I’m no lawyer, but the key words here must be “knowing”, “knowingly” and “with intent”: you can’t just arrest someone for having a toolbox in their possession. I know that Massachusetts has long taken theft seriously (it was a capital crime from 1715 to 1839) but I presume that the “burglarious tool” law came later, maybe in the late nineteenth century, when there seems to have been a preoccupation with more deliberate, strategic, involved crimes, requiring some serious tools. I found an interesting article in the May 1874 issue of  Manufacturer and Builder on “Burglar’s Tools” which seems to present their manufacture as the dark side of the industrial revolution, and there are several other contemporary publications which seem to be a less preoccupied with the perpetrators than their paraphernalia (and, as several commentators have pointed out, more prescriptive than preventative!)

Burglarious Tools 1874 manufacturer and builder

Burglarious Tools 1875 Montreal NYPL

Burglarious Tools

Manufacturer and Builder, 1874; Aftermath of a Bank Robbery in Montreal, New York Graphic, January 9, 1875 (New York Public Library Digital Gallery);“Bank Burglars’ Outfit”, from George Washington Walling, Recollections of a New York Chief of Police. New York: Caxton Book Concern, 1887.


Schoolgirl Maps

For some time I’ve been developing an interest in schoolgirl art–typically examples of painting and embroidery–and I’ve always been interested in cartography, so when I read a recent post on one schoolgirl’s hand-drawn maps at the Vault, Slate’s history blog, I was immediately enchanted. I began searching for more, and this post is the result of my intermittent efforts. The maps featured in the Vault’s post were drawn by Vermont schoolgirl Frances Henshaw in 1823:  the entire collection of  her 19 (out of then 24) state maps can be accessed at the David Rumsey Map Collection’s website, along with their beautiful calligraphic descriptions.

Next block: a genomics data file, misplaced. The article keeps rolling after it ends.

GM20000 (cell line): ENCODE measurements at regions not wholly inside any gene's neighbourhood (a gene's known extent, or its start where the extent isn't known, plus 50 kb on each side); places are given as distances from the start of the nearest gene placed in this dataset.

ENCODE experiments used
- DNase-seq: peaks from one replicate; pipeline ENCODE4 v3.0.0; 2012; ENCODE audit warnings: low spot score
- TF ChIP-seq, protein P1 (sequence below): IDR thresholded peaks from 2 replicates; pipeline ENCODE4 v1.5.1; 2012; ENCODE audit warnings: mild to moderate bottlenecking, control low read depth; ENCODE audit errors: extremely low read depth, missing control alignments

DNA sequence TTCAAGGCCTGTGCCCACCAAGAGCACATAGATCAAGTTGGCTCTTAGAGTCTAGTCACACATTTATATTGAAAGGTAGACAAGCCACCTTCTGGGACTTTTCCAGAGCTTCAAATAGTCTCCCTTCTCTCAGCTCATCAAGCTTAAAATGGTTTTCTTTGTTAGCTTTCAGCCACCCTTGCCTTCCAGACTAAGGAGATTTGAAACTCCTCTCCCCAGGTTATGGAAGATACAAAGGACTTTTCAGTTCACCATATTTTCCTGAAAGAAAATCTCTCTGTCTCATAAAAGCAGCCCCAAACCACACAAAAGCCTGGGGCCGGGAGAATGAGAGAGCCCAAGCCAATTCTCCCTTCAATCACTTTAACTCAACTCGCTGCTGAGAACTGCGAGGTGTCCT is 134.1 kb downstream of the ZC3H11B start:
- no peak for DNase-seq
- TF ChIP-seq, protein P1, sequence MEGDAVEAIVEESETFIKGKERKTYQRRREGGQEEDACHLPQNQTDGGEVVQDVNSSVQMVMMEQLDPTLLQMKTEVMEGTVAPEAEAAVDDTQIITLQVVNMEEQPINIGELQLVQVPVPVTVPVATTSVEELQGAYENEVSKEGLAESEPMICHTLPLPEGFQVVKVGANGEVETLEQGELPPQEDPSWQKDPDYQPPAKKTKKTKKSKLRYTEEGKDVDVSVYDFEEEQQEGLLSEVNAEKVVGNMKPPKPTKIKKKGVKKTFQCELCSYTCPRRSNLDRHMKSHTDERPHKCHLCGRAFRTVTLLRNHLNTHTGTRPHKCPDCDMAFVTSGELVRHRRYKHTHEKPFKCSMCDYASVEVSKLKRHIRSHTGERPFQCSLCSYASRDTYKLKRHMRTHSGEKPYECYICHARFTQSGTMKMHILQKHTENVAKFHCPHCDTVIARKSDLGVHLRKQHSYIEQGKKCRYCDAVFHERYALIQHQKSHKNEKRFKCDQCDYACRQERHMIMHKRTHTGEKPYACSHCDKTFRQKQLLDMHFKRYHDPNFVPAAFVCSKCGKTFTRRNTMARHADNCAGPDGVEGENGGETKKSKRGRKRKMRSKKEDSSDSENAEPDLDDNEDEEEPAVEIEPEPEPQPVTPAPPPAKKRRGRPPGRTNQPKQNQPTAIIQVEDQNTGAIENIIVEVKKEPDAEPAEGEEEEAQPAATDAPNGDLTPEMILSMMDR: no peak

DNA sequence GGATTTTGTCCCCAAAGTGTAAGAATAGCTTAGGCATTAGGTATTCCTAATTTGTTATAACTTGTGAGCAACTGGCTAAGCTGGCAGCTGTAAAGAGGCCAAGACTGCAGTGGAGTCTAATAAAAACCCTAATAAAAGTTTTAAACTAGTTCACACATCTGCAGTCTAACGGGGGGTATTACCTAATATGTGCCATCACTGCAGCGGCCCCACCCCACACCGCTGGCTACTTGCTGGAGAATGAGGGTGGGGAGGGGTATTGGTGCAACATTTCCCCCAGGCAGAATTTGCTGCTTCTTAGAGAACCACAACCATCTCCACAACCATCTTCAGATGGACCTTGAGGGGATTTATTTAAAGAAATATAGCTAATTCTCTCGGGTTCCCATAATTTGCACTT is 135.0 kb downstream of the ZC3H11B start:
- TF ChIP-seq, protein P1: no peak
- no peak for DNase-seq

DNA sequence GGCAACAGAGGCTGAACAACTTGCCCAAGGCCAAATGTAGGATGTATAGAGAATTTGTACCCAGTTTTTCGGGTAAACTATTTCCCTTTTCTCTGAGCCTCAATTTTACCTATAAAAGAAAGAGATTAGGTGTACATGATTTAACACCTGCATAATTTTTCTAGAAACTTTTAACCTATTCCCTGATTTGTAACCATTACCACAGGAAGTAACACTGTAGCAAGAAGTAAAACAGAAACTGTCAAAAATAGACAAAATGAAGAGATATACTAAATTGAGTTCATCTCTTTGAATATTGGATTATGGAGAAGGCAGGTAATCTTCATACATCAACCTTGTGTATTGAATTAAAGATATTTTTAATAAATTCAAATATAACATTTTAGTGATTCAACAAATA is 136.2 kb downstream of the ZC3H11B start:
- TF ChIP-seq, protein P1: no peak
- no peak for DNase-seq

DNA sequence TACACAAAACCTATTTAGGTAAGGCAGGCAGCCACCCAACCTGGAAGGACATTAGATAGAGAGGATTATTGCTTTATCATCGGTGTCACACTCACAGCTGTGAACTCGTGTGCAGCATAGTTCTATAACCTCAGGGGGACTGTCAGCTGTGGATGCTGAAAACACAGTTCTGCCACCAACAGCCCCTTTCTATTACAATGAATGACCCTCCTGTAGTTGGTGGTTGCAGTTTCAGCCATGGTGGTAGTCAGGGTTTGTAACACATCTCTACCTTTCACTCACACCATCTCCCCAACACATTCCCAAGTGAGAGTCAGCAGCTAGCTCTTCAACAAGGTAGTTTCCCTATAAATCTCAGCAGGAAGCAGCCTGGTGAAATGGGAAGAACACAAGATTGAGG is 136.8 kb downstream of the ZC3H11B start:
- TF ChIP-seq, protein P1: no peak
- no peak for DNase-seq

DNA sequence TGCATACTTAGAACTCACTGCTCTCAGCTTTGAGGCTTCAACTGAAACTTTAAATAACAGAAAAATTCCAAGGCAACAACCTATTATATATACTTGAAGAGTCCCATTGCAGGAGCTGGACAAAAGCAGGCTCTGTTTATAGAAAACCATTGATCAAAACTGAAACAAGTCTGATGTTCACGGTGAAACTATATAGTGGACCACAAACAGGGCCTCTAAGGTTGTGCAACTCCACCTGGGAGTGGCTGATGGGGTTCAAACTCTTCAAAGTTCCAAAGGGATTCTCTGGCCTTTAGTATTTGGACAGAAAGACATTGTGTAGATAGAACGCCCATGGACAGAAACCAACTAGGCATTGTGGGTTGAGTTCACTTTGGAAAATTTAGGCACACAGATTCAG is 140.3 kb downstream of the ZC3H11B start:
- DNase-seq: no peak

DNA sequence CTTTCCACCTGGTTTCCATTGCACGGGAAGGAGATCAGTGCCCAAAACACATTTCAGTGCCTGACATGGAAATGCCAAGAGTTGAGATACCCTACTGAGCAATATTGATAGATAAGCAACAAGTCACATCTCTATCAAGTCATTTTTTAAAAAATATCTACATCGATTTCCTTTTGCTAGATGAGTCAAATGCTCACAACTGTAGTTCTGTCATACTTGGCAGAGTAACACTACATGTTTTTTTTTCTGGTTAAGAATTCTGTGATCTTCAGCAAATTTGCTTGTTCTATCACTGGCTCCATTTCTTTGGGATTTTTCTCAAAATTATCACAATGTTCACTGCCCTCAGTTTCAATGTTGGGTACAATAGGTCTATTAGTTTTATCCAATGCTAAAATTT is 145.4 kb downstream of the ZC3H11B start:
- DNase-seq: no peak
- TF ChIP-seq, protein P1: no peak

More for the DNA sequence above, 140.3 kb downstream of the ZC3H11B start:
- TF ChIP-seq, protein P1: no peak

Schoolgirl map Henshaw Massachusetts

Schoolgirl map Henshaw Maine

Schoolgirl map Henshaw Maine description

Maps and description drawn by Frances Henshaw of Middlebury Female Academy, 1823. Courtesy of the David Rumsey Map Collection, © Cartography Associates.

It  turns out that Frances was at a very progressive school, receiving instruction in a “reformed” curriculum advocated by its former principle, Emma Hart Willard (1787-1870) whose 1819 Plan for Improving Female Education established her reputation as the dean of girls’ education and led to her placement at what became her namesake school. Mrs. Willard believed that young women should be instructed in topics that were previously beyond, or outside, their reach:  mathematics, philosophy, history, geography. And so we see the creation of these charming annotated maps, I think I have a new collection obsession, but if all of the sold lots below are any indication, I fear that I might be a bit late to the party.

Schoolgirl Map of Mass detail

Schoolgirl map Quakers 1835 Skinner

Northeast Schoolgirl map

Schoolgirl map of Latin America

Detail of pen-and-ink map of Massachusetts drawn by Maria C. Butler of Utica, NY in 1815 (before Mrs. Willard’s plan–maybe she gets too much credit?), sold by Andrew Spindler Antiques, a great shop up in Essex; Quaker map of the United States by Anna A. Wilbur of the Friends School, Providence, 1835, Skinner Auctions; Watercolor map of  the western and eastern hemispheres by Ann E. Colson and Laura Northrop, Athens, NY, 1809 (also before Emma), Northeast Auctions; Map of South America by Massachusetts schoolgirl Tirzah Bearse, 1831, Joan R. Brownstein Art and Antiques.